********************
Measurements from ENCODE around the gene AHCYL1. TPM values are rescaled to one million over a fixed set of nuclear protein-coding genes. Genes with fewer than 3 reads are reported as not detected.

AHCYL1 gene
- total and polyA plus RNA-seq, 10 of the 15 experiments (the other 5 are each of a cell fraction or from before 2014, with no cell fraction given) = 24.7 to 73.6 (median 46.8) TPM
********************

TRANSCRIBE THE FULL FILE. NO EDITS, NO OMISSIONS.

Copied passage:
Measurements from ENCODE around the gene AHCYL1. TPM values are rescaled to one million over a fixed set of nuclear protein-coding genes. Genes with fewer than 3 reads are reported as not detected.

AHCYL1 gene
- total and polyA plus RNA-seq, 10 of the 15 experiments (the other 5 are each of a cell fraction or from before 2014, with no cell fraction given) = 24.7 to 73.6 (median 46.8) TPM